The present study aimed to assess the uniqueness of released prisoners’ paternal practice – their involvement in child rearing, as well as their affection toward and acceptance of their children – and its predictors by comparing them to control fathers who have never been arrested or imprisoned. Fifty-five married released prisoner fathers, and 55 control fathers completed the study questionnaires between September 2017 and April 2018. The predictors examined were: fathers’ narcissistic traits; perceived paternal competence; and spousal support. A comparison between the two groups revealed that released prisoners reported greater spousal support and lower acceptance of their children than control fathers. The interactions underscored the uniqueness of released prisoner fathers’ personality predictors, namely narcissistic traits: unlike the control fathers, the greater the narcissistic traits were, the less was their acceptance of and involvement with their children; and the higher the released prisoners' perceived paternal competence, the higher their involvement. The study further suggests that low spousal support contributed more to paternal involvement among fathers with high narcissistic traits. The results warrant an intervention while fathers are incarcerated, during which their paternity can be strengthened, and their bond with their children preserved. Family interventions upon fathers' reentry may also lend support to paternal practice, as well as to released prisoner fathers' relationships with their spouse/co-parent.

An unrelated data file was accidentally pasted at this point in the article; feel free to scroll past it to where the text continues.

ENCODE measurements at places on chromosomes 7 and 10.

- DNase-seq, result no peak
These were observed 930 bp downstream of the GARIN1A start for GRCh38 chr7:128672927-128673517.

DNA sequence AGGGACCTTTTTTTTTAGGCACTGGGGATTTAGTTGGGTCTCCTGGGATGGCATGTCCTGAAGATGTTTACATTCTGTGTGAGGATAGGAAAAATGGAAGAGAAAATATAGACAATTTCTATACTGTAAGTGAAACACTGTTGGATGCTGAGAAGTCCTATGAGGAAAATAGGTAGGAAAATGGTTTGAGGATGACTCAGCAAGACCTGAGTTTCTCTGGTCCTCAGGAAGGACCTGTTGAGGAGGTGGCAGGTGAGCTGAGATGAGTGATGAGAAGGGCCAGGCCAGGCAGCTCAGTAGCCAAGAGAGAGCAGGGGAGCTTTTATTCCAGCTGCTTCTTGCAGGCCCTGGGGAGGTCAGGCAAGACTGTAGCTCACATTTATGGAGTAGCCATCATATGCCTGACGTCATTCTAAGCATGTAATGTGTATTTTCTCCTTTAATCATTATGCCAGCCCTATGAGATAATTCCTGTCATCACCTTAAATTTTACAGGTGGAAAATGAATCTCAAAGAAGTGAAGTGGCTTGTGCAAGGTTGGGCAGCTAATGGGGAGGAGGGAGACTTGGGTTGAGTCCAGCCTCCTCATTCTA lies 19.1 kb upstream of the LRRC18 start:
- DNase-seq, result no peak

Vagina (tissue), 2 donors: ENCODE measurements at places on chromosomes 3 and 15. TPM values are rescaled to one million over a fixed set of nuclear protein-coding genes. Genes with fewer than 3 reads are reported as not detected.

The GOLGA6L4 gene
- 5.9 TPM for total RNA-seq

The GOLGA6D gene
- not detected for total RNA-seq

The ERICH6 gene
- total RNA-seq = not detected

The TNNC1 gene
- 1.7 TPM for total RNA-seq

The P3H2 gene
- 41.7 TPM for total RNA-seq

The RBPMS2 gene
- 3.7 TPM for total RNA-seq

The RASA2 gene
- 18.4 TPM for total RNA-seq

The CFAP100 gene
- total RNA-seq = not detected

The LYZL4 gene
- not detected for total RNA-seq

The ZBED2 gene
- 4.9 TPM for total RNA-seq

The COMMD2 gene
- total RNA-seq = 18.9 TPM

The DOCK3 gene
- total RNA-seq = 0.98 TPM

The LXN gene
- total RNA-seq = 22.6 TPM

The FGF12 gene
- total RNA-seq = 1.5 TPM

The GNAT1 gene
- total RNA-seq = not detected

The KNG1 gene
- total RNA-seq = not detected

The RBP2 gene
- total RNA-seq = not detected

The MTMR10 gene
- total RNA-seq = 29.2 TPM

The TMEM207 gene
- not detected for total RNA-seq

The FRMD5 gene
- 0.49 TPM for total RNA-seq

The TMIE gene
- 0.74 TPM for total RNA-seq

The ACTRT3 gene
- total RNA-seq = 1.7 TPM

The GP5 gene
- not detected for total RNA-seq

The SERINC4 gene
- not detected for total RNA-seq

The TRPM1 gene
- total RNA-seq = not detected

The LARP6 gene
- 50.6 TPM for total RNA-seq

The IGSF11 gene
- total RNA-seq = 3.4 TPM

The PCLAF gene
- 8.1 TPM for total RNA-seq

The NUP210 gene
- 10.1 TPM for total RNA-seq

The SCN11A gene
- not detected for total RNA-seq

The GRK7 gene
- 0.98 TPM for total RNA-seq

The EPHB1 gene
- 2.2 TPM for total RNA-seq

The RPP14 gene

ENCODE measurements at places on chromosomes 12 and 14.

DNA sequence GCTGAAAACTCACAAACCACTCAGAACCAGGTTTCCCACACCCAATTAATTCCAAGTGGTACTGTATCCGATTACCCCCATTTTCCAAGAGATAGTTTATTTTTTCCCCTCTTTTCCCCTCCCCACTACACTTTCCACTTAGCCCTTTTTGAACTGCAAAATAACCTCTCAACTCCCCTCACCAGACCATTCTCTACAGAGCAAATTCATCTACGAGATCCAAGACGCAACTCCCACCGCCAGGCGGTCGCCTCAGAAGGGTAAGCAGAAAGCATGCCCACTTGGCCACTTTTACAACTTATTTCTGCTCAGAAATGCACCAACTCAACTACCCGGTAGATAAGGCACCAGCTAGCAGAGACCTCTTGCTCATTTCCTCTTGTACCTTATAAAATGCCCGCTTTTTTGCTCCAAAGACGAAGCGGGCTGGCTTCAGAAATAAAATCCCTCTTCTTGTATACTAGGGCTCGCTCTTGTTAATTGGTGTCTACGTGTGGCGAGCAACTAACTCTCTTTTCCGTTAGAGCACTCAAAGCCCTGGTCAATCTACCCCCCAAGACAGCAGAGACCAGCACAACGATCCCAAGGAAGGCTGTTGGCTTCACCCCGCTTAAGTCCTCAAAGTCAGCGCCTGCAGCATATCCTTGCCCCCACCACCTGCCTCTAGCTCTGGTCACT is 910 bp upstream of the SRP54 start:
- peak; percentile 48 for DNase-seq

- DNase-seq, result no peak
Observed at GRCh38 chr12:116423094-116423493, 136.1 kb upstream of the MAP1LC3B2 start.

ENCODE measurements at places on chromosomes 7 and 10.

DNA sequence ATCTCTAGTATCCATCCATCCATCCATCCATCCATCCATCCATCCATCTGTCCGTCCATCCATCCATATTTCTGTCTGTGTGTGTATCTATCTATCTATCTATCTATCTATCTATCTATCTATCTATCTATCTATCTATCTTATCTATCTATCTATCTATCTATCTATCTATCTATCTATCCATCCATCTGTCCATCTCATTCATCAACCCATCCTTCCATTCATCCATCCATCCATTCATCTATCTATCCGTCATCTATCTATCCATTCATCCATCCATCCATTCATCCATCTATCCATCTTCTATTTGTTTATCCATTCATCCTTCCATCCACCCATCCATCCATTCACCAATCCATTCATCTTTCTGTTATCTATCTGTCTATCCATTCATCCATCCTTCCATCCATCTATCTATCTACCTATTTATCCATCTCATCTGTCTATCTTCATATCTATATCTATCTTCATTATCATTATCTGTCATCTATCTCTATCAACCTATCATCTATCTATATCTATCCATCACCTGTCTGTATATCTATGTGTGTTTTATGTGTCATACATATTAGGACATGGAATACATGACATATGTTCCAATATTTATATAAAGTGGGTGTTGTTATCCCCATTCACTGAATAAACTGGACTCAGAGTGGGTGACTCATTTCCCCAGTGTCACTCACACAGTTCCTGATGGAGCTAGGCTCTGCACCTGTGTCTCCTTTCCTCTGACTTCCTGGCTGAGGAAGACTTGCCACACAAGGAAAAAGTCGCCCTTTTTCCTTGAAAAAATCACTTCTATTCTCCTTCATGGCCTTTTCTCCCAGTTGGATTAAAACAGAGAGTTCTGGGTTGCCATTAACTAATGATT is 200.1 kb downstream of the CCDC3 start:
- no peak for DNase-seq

Do you have something you think is appropriate for the library? Submit Library Resources.